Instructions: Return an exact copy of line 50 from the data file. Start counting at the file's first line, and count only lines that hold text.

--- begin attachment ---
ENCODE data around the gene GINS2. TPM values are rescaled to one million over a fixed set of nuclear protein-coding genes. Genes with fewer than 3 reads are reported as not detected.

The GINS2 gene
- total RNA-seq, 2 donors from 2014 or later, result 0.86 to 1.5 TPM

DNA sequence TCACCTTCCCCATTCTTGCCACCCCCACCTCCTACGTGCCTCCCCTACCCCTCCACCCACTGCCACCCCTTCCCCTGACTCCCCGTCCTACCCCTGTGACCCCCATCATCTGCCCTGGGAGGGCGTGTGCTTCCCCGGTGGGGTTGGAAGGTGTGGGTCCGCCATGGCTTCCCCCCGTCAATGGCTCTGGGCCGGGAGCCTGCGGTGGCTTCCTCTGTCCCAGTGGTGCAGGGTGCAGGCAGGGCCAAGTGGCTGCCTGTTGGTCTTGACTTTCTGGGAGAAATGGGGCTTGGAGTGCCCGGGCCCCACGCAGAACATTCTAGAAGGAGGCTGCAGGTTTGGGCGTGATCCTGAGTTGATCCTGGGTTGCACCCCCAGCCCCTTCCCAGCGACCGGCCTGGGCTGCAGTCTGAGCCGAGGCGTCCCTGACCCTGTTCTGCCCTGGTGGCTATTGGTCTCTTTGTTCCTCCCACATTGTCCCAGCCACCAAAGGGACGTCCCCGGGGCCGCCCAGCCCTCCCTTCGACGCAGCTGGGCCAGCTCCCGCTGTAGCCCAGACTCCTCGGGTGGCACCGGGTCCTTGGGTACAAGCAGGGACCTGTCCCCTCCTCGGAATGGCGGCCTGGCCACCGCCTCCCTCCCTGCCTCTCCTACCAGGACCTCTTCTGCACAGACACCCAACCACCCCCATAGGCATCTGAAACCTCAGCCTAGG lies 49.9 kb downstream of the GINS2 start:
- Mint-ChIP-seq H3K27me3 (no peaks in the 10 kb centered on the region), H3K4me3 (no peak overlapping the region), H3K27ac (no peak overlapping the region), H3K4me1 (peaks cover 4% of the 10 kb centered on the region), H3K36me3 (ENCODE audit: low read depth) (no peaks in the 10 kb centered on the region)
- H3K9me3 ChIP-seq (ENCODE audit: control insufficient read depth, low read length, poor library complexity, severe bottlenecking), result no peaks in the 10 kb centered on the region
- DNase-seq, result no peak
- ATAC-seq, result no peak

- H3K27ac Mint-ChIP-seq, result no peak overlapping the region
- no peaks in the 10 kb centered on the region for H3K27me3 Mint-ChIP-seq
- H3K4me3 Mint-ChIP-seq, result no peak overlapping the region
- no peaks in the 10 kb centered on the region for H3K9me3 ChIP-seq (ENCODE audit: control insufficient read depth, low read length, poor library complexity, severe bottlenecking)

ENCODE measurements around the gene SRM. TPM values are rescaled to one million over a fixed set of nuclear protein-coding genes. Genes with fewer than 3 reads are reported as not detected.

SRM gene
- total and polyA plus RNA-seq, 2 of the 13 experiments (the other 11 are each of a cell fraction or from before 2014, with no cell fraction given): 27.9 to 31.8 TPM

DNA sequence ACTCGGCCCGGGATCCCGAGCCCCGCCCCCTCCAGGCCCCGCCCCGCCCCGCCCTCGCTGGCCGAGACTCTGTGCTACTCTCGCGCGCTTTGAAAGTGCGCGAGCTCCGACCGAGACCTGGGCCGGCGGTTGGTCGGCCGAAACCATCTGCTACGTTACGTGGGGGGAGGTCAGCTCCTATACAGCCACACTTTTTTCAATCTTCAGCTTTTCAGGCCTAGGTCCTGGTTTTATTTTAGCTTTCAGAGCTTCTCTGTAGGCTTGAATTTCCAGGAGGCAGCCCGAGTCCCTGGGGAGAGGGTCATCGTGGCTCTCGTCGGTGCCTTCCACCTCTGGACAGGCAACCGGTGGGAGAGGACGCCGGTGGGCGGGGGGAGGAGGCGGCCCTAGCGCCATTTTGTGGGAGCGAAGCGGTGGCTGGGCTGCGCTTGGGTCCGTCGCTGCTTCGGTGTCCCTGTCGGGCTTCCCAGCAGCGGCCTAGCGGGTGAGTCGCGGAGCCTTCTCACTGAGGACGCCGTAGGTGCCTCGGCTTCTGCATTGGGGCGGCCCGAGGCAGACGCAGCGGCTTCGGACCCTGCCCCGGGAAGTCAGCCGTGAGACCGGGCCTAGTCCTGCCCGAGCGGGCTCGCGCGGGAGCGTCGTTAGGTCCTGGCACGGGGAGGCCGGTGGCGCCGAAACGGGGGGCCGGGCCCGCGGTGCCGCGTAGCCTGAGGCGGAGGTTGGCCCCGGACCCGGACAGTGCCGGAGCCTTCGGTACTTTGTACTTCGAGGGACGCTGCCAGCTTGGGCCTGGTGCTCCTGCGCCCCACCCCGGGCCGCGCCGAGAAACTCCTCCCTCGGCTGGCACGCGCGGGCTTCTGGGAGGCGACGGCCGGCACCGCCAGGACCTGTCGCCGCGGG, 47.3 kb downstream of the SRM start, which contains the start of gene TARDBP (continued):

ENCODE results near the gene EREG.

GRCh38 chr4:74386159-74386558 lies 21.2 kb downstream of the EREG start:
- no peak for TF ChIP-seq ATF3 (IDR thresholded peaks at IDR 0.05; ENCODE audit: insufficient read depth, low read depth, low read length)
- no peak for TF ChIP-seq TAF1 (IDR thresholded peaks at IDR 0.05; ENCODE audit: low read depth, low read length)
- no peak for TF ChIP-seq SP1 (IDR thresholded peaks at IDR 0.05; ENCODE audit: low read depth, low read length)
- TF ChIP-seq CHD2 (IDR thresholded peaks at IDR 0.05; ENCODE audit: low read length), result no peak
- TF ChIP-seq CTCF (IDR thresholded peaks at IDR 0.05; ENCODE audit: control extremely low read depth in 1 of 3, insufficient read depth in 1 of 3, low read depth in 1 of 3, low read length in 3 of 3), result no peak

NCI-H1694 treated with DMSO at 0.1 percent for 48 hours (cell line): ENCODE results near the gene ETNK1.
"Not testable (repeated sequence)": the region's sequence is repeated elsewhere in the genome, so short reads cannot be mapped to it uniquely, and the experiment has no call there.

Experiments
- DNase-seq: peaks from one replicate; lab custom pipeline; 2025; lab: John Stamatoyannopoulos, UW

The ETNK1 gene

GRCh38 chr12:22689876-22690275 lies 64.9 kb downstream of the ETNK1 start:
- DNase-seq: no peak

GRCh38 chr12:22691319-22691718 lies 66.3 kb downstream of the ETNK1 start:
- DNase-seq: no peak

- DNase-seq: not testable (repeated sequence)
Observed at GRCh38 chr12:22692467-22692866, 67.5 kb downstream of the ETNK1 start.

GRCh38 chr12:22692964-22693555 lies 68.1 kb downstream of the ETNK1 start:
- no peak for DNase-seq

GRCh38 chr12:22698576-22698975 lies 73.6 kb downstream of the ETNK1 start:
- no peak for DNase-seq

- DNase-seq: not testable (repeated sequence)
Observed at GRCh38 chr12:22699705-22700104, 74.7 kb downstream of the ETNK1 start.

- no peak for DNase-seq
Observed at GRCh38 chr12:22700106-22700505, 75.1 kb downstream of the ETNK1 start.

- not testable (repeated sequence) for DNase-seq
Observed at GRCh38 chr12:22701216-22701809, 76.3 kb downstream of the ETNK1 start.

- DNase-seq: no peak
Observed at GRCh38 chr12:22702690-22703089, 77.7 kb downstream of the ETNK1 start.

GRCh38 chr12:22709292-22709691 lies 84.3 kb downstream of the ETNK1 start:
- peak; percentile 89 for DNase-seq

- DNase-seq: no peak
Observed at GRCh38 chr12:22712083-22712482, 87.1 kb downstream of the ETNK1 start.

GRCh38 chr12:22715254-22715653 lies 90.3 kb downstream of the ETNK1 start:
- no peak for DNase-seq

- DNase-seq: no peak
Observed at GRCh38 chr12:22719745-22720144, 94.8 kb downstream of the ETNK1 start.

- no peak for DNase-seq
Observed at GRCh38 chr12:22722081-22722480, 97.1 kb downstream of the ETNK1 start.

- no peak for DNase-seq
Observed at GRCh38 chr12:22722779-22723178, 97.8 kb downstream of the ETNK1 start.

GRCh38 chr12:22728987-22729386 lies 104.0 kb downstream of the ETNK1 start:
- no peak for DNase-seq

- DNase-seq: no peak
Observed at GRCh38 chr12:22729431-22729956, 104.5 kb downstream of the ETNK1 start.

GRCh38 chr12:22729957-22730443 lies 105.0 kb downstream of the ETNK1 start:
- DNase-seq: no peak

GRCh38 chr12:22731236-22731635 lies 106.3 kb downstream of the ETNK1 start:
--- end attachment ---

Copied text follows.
Observed at GRCh38 chr12:22712083-22712482, 87.1 kb downstream of the ETNK1 start.